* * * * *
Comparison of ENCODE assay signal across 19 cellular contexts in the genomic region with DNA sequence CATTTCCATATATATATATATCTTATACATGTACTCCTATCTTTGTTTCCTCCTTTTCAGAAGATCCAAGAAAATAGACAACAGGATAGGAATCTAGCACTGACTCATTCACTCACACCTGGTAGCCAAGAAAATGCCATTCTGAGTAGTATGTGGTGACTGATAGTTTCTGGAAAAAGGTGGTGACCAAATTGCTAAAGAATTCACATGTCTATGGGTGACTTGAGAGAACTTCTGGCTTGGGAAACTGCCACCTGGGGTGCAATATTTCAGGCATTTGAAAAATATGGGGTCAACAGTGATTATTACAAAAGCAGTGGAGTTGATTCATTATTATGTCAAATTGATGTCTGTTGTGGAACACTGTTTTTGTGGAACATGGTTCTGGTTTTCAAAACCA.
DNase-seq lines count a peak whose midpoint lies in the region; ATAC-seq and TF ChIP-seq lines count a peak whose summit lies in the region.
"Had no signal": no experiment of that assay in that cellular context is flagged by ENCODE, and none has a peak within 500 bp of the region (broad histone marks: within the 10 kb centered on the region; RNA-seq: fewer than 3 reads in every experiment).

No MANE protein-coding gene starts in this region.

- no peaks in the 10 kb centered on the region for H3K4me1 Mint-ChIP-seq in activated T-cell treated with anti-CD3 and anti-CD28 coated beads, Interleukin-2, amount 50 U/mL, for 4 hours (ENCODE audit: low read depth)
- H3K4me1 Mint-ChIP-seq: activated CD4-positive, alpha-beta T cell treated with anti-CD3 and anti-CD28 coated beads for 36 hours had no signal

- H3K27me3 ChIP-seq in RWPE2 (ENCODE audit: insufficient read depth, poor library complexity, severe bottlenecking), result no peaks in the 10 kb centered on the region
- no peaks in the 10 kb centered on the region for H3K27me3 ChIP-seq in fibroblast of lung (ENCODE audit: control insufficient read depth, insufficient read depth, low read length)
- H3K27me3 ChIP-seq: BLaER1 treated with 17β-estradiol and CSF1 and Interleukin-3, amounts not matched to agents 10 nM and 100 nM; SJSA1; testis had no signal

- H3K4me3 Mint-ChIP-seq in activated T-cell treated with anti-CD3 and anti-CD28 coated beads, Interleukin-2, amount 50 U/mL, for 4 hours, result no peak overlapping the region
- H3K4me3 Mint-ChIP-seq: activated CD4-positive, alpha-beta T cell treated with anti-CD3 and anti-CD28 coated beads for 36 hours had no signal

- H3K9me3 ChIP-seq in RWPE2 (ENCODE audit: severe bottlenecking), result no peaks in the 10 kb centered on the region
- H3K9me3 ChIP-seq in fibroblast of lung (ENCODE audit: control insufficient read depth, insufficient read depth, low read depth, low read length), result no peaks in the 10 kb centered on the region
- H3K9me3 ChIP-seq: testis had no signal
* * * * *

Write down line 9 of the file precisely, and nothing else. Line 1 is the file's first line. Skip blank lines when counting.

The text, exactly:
- H3K27me3 ChIP-seq: BLaER1 treated with 17β-estradiol and CSF1 and Interleukin-3, amounts not matched to agents 10 nM and 100 nM; SJSA1; testis had no signal